NEW YORK (Reuters Health) - New research indicates that most patients with atrial fibrillation — the most common type of heart arrhythmia — who suffered a stroke and were eligible for anticoagulation treatment, were not taking any warfarin or were not taking enough.
“These are missed opportunities for stroke prevention,” lead author Dr. David J. Gladstone, from the University of Toronto, said in a statement. “Sadly, we frequently see patients admitted to a hospital with a devastating stroke who are known to have atrial fibrillation, yet were either not taking warfarin or were taking a dose that is not therapeutic.”
Warfarin, also known by the trade name Coumadin, can reduce the risk of stroke by preventing the formation of blood clots, which often occur in patients with atrial fibrillation. The clot may detach from the wall of the blood vessel and become lodged in the brain, blocking the flow of blood and causing a stroke. Atrial fibrillation doesn’t always cause symptoms, but the condition can be quite dangerous.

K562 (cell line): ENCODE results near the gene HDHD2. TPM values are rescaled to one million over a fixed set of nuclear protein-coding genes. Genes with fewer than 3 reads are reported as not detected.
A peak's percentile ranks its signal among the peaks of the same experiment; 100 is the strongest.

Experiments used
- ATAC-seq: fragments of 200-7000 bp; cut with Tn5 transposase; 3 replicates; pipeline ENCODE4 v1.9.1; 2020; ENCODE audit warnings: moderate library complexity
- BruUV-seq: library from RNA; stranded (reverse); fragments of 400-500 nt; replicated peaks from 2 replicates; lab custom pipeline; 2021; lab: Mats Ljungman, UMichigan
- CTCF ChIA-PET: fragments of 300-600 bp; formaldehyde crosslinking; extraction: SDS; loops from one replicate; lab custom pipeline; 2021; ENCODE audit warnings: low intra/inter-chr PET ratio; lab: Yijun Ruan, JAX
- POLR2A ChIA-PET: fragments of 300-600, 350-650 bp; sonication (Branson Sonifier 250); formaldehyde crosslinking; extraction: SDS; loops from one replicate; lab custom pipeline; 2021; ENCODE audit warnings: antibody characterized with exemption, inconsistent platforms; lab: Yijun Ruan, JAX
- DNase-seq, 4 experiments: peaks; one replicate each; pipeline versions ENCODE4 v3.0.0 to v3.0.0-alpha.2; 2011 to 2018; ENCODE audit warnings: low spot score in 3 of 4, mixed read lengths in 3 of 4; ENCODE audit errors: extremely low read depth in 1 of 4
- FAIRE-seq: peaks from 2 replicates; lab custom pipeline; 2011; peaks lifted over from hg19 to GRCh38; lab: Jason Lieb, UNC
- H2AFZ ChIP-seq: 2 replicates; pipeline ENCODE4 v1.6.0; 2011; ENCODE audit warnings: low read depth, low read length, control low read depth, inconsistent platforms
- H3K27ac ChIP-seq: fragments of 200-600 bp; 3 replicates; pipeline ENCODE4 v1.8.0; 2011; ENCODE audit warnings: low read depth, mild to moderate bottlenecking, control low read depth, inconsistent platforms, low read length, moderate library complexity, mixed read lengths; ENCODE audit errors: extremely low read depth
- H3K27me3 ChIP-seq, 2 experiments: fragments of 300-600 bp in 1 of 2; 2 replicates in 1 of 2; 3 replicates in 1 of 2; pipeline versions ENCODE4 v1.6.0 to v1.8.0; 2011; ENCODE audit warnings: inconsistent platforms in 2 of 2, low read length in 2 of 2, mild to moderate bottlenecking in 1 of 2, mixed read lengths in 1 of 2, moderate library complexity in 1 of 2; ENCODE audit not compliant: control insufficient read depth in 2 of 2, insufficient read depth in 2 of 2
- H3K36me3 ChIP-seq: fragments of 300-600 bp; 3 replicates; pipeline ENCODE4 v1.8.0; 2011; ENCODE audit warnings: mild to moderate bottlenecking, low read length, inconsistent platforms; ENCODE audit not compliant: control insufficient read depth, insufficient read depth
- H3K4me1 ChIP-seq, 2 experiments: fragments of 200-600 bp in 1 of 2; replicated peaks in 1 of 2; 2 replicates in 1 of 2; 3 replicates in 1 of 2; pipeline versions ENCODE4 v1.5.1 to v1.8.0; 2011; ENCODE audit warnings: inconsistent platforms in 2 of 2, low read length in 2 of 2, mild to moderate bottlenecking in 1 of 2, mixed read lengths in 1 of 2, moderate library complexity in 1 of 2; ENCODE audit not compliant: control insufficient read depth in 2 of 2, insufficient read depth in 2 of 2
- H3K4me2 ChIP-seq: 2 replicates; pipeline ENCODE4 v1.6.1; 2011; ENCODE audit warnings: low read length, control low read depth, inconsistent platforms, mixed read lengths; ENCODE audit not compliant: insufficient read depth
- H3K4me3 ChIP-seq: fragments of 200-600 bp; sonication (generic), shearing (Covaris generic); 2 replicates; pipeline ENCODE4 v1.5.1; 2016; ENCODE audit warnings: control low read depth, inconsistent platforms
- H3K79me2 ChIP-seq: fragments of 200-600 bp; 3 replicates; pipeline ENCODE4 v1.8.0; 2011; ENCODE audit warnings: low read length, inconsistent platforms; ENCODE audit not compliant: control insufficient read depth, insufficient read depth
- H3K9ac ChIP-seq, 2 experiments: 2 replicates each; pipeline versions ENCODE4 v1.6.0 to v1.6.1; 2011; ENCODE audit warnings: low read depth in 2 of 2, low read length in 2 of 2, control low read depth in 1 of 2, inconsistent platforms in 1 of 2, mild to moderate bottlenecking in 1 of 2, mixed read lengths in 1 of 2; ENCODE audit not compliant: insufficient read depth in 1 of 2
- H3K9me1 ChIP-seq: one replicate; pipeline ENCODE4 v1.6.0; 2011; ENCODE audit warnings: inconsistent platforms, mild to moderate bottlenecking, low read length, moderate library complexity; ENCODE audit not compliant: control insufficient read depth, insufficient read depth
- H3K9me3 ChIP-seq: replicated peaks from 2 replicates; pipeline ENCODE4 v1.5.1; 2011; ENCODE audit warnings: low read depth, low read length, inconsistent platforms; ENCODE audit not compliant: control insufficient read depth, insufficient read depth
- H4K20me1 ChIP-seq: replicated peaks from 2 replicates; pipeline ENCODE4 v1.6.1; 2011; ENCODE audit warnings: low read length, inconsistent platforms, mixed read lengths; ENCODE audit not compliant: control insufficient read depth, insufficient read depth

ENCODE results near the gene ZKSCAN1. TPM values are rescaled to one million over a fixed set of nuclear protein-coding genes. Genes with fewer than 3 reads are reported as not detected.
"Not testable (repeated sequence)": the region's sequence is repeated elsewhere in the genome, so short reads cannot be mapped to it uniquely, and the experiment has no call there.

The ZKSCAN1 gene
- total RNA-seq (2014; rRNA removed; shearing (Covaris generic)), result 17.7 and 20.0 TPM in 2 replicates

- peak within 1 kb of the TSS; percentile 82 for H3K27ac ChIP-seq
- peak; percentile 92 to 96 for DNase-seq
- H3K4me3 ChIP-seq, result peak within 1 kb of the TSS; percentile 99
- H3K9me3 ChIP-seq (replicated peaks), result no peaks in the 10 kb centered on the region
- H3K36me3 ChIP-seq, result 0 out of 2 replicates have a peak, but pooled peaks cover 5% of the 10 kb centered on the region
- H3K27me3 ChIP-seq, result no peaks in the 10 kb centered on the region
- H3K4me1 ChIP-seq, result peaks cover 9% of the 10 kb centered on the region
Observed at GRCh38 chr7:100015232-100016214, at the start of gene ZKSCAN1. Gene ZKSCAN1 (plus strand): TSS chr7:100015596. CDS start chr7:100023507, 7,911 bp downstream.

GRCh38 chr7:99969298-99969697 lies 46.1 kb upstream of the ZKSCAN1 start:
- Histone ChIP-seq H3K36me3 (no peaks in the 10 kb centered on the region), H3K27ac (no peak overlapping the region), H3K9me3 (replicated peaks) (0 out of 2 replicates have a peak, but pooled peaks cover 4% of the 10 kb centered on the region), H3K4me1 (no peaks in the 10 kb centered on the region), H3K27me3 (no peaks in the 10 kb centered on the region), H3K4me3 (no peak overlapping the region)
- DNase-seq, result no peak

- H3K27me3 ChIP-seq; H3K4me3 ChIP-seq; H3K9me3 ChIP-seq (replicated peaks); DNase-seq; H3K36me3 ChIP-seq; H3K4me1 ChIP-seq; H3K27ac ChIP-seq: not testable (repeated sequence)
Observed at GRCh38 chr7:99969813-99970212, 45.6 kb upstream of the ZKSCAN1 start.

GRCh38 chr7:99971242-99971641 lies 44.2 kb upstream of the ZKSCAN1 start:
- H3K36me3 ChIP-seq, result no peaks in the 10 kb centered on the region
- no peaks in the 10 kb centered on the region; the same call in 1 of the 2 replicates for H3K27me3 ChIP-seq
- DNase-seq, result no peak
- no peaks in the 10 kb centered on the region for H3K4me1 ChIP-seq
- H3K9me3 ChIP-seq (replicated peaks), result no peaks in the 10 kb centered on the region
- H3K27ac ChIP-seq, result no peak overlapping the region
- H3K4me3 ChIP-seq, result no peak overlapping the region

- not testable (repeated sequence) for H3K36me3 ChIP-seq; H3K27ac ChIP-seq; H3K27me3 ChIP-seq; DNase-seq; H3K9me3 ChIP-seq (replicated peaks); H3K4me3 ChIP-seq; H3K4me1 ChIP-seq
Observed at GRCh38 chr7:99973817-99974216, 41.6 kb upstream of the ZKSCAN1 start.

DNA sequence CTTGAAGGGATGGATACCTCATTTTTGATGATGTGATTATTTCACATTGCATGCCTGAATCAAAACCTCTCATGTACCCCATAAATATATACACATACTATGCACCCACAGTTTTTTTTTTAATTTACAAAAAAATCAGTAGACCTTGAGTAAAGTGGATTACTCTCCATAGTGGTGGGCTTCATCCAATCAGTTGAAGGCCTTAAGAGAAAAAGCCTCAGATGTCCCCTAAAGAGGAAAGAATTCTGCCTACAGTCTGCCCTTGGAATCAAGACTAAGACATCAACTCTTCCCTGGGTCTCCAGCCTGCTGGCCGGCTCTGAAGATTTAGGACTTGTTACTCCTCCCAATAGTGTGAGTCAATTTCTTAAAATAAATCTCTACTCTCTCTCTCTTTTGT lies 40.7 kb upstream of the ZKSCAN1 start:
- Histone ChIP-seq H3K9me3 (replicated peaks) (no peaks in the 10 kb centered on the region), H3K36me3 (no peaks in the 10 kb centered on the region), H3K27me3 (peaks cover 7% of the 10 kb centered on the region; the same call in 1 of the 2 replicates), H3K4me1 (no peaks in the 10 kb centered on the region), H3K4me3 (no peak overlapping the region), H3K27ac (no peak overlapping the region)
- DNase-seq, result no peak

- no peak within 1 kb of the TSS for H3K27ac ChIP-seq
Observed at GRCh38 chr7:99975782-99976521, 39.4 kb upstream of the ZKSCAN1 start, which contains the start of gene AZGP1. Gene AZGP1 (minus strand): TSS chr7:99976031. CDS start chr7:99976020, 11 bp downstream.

As they reported in the current online issue of Stroke, the researchers analyzed data for 597 patients with known atrial fibrillation and potentially preventable strokes who were entered in the Registry of the Canadian Stroke Network from 2003 to 2007.
The strokes were disabling in 60 percent of the patients and fatal in 20 percent.
Overall, just 10 percent of patients had a therapeutic international normalized ratio (INR) at admission. An INR is the commonly used method of determining if blood-thinning drugs are working.
Prior to admission, just 39.9 percent of patients were taking warfarin and 29.0 percent were receiving no other drugs to prevent stroke. Of those taking warfarin, 74.2 percent had an INR level that was less than therapeutic, the report indicates.
Among patients with a history of stroke or transient ischemic attack (TIAs, or “mini-strokes”), just 18 percent had a therapeutic INR with warfarin therapy when they were admitted to the hospital, the researchers note.
“Too often and for too long we have overstated the inconvenience of warfarin and exaggerated its risks, ignoring convincing evidence of its effectiveness in practice,” Dr. John Worthington, from Liverpool Health Service in New South Wales, UK, and colleagues write in a related editorial. (A side effect of blood-thinning drugs is potentially serious bleeding.)
However, the paper by Gladstone and his colleagues “reminds us of the perils of discounting the benefits of warfarin.”